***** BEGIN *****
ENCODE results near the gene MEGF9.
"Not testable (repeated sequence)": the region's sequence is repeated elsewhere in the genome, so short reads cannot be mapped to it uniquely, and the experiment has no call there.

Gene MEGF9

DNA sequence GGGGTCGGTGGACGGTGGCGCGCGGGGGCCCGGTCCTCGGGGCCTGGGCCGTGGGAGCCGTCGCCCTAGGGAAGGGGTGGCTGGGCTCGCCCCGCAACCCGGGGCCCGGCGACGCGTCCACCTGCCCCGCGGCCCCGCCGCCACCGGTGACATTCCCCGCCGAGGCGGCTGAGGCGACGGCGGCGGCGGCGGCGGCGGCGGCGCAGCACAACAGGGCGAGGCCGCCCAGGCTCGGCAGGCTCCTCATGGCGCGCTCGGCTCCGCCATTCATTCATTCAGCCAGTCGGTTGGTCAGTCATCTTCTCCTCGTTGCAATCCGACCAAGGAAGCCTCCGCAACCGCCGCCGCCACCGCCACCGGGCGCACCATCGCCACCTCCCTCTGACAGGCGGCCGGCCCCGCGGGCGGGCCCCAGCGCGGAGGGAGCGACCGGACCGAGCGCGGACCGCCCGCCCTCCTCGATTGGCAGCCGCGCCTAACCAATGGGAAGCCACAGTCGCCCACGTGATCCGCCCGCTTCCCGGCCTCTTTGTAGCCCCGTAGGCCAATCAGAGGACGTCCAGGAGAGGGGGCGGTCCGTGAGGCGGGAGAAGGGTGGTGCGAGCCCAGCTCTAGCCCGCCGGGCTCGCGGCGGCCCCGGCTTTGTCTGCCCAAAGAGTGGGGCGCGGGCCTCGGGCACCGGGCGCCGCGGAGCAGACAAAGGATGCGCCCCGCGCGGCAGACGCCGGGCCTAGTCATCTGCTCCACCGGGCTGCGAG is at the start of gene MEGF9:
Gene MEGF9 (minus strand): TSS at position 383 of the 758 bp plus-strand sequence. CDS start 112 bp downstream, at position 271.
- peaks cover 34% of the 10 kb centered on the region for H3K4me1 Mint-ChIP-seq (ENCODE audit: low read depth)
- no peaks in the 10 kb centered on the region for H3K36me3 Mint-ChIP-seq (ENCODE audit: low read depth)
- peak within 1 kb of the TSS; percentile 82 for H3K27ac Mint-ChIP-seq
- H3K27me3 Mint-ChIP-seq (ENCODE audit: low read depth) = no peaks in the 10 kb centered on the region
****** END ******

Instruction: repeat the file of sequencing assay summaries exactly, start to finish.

ENCODE results near the gene MEGF9.
"Not testable (repeated sequence)": the region's sequence is repeated elsewhere in the genome, so short reads cannot be mapped to it uniquely, and the experiment has no call there.

Gene MEGF9

DNA sequence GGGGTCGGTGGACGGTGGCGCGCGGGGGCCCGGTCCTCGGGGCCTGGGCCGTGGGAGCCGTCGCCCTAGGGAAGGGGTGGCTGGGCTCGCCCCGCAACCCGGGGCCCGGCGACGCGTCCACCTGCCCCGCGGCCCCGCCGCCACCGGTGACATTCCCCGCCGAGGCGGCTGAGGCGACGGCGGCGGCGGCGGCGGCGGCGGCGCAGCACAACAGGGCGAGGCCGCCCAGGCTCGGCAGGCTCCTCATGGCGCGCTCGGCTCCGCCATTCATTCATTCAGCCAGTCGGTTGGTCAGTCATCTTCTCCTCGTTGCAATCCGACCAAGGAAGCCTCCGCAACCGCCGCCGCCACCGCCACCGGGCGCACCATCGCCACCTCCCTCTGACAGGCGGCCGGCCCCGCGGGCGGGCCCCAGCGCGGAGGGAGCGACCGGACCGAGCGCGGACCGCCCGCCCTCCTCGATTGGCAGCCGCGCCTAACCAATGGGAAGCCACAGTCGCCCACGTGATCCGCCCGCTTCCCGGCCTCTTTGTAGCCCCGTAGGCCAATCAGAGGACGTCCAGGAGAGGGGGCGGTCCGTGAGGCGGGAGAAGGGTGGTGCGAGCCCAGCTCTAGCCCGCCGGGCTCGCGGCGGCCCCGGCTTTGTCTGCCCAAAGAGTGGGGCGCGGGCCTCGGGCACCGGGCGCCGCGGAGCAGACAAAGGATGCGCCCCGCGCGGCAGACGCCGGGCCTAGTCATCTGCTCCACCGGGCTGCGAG is at the start of gene MEGF9:
Gene MEGF9 (minus strand): TSS at position 383 of the 758 bp plus-strand sequence. CDS start 112 bp downstream, at position 271.
- peaks cover 34% of the 10 kb centered on the region for H3K4me1 Mint-ChIP-seq (ENCODE audit: low read depth)
- no peaks in the 10 kb centered on the region for H3K36me3 Mint-ChIP-seq (ENCODE audit: low read depth)
- peak within 1 kb of the TSS; percentile 82 for H3K27ac Mint-ChIP-seq
- H3K27me3 Mint-ChIP-seq (ENCODE audit: low read depth) = no peaks in the 10 kb centered on the region